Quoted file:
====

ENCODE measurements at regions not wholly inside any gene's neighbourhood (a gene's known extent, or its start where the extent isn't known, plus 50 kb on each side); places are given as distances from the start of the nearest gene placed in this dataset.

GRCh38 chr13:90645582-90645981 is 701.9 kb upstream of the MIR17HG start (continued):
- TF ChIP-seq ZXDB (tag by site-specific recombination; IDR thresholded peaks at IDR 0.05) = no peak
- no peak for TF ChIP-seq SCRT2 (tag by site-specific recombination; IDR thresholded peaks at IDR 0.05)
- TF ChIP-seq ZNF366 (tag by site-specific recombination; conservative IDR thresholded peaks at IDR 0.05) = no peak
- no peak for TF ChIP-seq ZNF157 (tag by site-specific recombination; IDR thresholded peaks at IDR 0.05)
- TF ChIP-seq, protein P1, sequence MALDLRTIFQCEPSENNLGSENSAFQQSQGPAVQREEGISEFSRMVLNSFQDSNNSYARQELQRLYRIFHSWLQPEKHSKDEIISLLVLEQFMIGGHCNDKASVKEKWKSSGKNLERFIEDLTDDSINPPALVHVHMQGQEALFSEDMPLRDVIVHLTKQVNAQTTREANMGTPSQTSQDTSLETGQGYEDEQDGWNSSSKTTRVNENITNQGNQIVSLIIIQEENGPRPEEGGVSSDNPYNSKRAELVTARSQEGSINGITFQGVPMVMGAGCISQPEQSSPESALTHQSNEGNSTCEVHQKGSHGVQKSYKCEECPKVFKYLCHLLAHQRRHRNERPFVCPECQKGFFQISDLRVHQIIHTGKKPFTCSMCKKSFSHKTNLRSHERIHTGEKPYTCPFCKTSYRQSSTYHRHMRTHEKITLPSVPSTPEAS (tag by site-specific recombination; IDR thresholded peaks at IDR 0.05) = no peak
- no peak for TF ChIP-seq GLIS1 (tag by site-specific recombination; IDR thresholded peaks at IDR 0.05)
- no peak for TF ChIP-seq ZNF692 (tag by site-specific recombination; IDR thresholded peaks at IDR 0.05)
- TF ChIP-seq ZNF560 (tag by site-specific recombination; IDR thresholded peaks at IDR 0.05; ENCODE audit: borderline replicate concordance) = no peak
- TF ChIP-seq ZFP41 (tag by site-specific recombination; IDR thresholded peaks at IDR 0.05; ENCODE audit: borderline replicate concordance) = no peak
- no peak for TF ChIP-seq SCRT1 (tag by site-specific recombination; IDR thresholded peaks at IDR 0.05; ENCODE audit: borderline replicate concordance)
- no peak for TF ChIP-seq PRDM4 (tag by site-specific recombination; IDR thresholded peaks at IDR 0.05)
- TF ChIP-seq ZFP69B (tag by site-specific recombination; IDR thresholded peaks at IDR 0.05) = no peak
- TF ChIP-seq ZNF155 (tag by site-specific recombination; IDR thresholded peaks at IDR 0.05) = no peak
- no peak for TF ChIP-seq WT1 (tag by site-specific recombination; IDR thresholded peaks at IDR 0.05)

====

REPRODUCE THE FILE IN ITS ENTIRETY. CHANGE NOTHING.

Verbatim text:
ENCODE measurements at regions not wholly inside any gene's neighbourhood (a gene's known extent, or its start where the extent isn't known, plus 50 kb on each side); places are given as distances from the start of the nearest gene placed in this dataset.

GRCh38 chr13:90645582-90645981 is 701.9 kb upstream of the MIR17HG start (continued):
- TF ChIP-seq ZXDB (tag by site-specific recombination; IDR thresholded peaks at IDR 0.05) = no peak
- no peak for TF ChIP-seq SCRT2 (tag by site-specific recombination; IDR thresholded peaks at IDR 0.05)
- TF ChIP-seq ZNF366 (tag by site-specific recombination; conservative IDR thresholded peaks at IDR 0.05) = no peak
- no peak for TF ChIP-seq ZNF157 (tag by site-specific recombination; IDR thresholded peaks at IDR 0.05)
- TF ChIP-seq, protein P1, sequence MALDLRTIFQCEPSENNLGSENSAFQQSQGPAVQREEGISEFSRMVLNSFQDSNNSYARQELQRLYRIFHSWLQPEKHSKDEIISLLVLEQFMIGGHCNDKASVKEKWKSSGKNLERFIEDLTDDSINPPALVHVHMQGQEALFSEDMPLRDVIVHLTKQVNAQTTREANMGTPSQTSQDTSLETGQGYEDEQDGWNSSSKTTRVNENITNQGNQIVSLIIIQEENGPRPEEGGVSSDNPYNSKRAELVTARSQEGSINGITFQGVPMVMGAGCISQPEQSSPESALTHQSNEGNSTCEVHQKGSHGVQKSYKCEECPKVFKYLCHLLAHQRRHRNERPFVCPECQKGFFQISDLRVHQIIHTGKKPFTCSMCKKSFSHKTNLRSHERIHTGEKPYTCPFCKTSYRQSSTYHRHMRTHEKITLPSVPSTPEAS (tag by site-specific recombination; IDR thresholded peaks at IDR 0.05) = no peak
- no peak for TF ChIP-seq GLIS1 (tag by site-specific recombination; IDR thresholded peaks at IDR 0.05)
- no peak for TF ChIP-seq ZNF692 (tag by site-specific recombination; IDR thresholded peaks at IDR 0.05)
- TF ChIP-seq ZNF560 (tag by site-specific recombination; IDR thresholded peaks at IDR 0.05; ENCODE audit: borderline replicate concordance) = no peak
- TF ChIP-seq ZFP41 (tag by site-specific recombination; IDR thresholded peaks at IDR 0.05; ENCODE audit: borderline replicate concordance) = no peak
- no peak for TF ChIP-seq SCRT1 (tag by site-specific recombination; IDR thresholded peaks at IDR 0.05; ENCODE audit: borderline replicate concordance)
- no peak for TF ChIP-seq PRDM4 (tag by site-specific recombination; IDR thresholded peaks at IDR 0.05)
- TF ChIP-seq ZFP69B (tag by site-specific recombination; IDR thresholded peaks at IDR 0.05) = no peak
- TF ChIP-seq ZNF155 (tag by site-specific recombination; IDR thresholded peaks at IDR 0.05) = no peak
- no peak for TF ChIP-seq WT1 (tag by site-specific recombination; IDR thresholded peaks at IDR 0.05)